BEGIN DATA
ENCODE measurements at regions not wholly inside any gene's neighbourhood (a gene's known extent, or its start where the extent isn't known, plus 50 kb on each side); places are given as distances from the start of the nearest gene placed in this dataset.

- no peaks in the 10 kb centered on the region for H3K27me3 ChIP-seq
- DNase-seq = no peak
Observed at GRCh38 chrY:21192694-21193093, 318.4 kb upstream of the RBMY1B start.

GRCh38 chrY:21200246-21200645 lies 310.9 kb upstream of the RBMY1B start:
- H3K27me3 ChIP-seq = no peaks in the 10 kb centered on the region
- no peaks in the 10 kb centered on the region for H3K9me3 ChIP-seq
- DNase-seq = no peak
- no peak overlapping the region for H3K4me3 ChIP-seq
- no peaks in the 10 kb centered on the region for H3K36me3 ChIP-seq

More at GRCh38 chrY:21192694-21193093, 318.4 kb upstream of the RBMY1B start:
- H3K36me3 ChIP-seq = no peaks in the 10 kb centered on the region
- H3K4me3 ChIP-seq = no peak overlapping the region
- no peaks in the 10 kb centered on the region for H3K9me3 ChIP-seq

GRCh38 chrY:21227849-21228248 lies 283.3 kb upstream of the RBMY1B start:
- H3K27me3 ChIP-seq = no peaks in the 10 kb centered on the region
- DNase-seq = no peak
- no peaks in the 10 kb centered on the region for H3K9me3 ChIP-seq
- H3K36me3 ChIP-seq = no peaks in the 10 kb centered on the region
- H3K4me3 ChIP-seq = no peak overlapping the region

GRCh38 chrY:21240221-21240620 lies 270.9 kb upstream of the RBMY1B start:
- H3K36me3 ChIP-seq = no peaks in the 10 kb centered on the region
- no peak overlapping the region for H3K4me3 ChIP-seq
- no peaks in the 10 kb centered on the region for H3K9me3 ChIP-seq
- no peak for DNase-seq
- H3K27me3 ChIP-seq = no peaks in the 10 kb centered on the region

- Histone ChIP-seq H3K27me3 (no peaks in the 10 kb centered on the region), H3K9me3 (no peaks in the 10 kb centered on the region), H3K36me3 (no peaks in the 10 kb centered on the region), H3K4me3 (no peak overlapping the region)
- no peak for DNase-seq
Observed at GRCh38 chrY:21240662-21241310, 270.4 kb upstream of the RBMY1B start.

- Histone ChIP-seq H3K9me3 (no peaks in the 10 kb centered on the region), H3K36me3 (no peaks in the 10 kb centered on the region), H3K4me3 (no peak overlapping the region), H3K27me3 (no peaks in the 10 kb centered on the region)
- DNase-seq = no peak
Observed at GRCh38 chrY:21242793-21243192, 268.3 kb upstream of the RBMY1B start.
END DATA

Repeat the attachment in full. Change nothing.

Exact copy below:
ENCODE measurements at regions not wholly inside any gene's neighbourhood (a gene's known extent, or its start where the extent isn't known, plus 50 kb on each side); places are given as distances from the start of the nearest gene placed in this dataset.

- no peaks in the 10 kb centered on the region for H3K27me3 ChIP-seq
- DNase-seq = no peak
Observed at GRCh38 chrY:21192694-21193093, 318.4 kb upstream of the RBMY1B start.

GRCh38 chrY:21200246-21200645 lies 310.9 kb upstream of the RBMY1B start:
- H3K27me3 ChIP-seq = no peaks in the 10 kb centered on the region
- no peaks in the 10 kb centered on the region for H3K9me3 ChIP-seq
- DNase-seq = no peak
- no peak overlapping the region for H3K4me3 ChIP-seq
- no peaks in the 10 kb centered on the region for H3K36me3 ChIP-seq

More at GRCh38 chrY:21192694-21193093, 318.4 kb upstream of the RBMY1B start:
- H3K36me3 ChIP-seq = no peaks in the 10 kb centered on the region
- H3K4me3 ChIP-seq = no peak overlapping the region
- no peaks in the 10 kb centered on the region for H3K9me3 ChIP-seq

GRCh38 chrY:21227849-21228248 lies 283.3 kb upstream of the RBMY1B start:
- H3K27me3 ChIP-seq = no peaks in the 10 kb centered on the region
- DNase-seq = no peak
- no peaks in the 10 kb centered on the region for H3K9me3 ChIP-seq
- H3K36me3 ChIP-seq = no peaks in the 10 kb centered on the region
- H3K4me3 ChIP-seq = no peak overlapping the region

GRCh38 chrY:21240221-21240620 lies 270.9 kb upstream of the RBMY1B start:
- H3K36me3 ChIP-seq = no peaks in the 10 kb centered on the region
- no peak overlapping the region for H3K4me3 ChIP-seq
- no peaks in the 10 kb centered on the region for H3K9me3 ChIP-seq
- no peak for DNase-seq
- H3K27me3 ChIP-seq = no peaks in the 10 kb centered on the region

- Histone ChIP-seq H3K27me3 (no peaks in the 10 kb centered on the region), H3K9me3 (no peaks in the 10 kb centered on the region), H3K36me3 (no peaks in the 10 kb centered on the region), H3K4me3 (no peak overlapping the region)
- no peak for DNase-seq
Observed at GRCh38 chrY:21240662-21241310, 270.4 kb upstream of the RBMY1B start.

- Histone ChIP-seq H3K9me3 (no peaks in the 10 kb centered on the region), H3K36me3 (no peaks in the 10 kb centered on the region), H3K4me3 (no peak overlapping the region), H3K27me3 (no peaks in the 10 kb centered on the region)
- DNase-seq = no peak
Observed at GRCh38 chrY:21242793-21243192, 268.3 kb upstream of the RBMY1B start.